• Ending a critique is mostly a formality as well I think. I definitely try to end on a positive note, ranging from "This is fantastic, keep up the good work!" to "I know there's a lot of issues to work on here, but there's definitely a lot of good stuff here." Something like "Good luck on the next lesson!" if you feel they can move on is also something I usually do.

Hope this helps!

0 users agree
3:08 PM, Wednesday July 21st 2021

I've never critiqued any Submissions so maby take this with a grain of salt but here is what I think:

  • it's up to you if you want to greet yourself it's just formality. You can start of by congratulating them on their progress and say you are going to point out things that you think could be improved or are useful to know.

Personally, I think it's best to give the feedback in the order that the corresponding lesson has assigned it to, that makes it easier to follow along.

As an example if you critique lesson 1 you say what what you think about the supper imposed lines exercise first and than work your way down the list of assignments.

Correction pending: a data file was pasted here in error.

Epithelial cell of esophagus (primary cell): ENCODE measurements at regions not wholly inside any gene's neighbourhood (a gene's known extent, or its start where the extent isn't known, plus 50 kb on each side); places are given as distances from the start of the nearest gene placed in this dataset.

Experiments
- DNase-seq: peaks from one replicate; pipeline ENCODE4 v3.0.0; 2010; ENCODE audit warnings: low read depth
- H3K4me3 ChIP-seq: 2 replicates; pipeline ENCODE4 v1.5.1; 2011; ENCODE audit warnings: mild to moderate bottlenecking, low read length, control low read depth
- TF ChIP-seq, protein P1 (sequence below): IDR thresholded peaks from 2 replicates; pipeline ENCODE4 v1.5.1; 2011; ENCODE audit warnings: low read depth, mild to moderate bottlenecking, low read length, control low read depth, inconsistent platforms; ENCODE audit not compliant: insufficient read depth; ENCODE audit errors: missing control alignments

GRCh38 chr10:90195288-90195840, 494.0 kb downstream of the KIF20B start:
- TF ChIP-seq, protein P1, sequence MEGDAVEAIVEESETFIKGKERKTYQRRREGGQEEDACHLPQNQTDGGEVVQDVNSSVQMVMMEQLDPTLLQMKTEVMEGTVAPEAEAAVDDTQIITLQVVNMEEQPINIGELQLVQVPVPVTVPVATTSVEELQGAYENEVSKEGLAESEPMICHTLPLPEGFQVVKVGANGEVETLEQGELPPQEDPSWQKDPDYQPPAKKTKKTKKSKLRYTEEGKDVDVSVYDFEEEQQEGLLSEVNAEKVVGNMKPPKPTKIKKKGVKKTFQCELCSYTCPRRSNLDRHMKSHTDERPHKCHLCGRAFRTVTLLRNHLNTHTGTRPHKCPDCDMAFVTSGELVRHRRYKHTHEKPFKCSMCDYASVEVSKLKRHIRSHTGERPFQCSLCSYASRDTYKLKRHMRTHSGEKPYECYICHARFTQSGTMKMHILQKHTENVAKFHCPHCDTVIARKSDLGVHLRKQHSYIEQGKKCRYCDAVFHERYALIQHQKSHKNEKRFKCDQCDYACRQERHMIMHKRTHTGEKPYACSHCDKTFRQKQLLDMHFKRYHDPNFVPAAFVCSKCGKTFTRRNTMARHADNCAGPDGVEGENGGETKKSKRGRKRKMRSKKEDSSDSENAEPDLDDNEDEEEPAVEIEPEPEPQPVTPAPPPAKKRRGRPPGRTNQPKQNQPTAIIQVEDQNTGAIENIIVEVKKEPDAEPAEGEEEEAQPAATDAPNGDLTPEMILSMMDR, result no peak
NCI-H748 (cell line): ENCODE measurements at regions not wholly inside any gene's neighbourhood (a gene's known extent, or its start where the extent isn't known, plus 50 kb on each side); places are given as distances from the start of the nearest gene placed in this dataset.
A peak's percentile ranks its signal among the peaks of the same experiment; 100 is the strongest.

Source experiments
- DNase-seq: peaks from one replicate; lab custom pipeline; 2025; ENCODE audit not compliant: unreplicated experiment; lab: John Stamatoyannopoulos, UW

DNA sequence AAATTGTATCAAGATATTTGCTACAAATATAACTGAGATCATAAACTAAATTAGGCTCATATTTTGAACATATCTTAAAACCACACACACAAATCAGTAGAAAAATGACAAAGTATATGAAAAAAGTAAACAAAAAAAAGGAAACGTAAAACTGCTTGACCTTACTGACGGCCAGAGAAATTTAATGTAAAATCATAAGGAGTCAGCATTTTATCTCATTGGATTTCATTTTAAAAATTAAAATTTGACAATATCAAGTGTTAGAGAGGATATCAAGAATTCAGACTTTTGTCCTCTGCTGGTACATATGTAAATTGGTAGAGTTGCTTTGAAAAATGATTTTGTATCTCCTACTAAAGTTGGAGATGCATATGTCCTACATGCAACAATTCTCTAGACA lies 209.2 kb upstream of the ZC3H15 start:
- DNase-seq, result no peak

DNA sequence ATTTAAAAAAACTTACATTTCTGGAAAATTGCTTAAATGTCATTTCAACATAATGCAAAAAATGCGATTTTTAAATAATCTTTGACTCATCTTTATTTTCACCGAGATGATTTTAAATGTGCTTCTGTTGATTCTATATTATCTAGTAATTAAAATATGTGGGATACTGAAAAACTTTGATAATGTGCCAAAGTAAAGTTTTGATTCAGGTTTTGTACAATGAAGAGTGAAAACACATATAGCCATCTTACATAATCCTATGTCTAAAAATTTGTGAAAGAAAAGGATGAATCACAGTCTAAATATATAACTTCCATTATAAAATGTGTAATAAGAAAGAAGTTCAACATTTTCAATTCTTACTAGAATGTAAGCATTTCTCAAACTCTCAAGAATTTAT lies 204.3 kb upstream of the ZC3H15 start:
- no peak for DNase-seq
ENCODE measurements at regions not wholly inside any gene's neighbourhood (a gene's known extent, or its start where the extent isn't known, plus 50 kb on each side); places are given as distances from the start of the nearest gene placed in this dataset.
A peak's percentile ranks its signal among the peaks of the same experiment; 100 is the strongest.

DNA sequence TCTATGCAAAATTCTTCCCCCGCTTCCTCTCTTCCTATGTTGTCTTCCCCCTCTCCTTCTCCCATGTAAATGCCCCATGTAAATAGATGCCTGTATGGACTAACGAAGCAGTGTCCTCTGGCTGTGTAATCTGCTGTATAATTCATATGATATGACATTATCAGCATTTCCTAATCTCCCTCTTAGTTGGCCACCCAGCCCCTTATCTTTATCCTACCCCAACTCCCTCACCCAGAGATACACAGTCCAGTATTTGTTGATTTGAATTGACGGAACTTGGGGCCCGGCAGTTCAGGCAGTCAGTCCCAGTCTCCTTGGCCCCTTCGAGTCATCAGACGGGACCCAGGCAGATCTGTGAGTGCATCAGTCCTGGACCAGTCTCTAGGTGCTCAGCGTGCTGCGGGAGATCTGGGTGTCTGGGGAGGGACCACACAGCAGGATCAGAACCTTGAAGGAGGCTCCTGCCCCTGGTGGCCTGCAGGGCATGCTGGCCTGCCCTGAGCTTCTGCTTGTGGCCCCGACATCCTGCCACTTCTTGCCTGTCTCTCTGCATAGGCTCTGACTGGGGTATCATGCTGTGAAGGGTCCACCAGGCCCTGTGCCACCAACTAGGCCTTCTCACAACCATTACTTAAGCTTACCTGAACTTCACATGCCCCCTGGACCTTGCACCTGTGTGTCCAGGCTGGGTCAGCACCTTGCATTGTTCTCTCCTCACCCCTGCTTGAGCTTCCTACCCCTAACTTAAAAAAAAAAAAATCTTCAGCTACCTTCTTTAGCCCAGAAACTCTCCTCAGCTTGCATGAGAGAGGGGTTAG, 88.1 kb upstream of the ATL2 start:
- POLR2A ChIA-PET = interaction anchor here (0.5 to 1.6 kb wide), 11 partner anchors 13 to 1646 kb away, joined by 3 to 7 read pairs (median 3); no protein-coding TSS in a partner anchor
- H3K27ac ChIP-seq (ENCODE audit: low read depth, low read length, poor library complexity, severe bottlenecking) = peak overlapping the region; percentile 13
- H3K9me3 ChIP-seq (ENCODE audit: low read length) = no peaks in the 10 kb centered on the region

• Next you should definitely point out what's good and what's bad, both are valuable in there own right and give insight on what to improve.

  • Unfortunately I don't know what a legitimate reason would be to suggest for someone to repeat a lesson, but as a rule of thumb it's best to just let them move on after you gave them the feedback as Uncomfortable say's it in lesson 0 on the topic of grinding.

  • lastly I think it's ok to give someone encouragement, I guess it's a formality again I wouldn't overthink it to much

I hope this helped, as a last tip you can look at other critiques (especially the official ones) for better reference

0 users agree
6:06 PM, Wednesday July 28th 2021

I have not critiqued anything myself but this link ( might help - it leads to critique guides for lessons 1 and 2.

0 users agree
1:21 PM, Wednesday August 18th 2021


So you would like make critics huh? You ask first: should I compliment on something they have done right or

point only flaws.

A good critic on my opinion always do both. Depend of the level of the homework submitted the quantity will vary.

A homework with a lot of mistakes (which prevent from passing to the next lesson) should take it time to point them but still contains compliment (pointing out what the student understood).

A homework with very few mistakes (which allows to pass) should still point them (but it won't be take

a long paragraph as they are few of them). The compliment amy be some suggestions for even better improvement.

The expressions "You got this! " or "You've gone very far, don't give up! can be used. They are polite.

Good luck in critic redaction!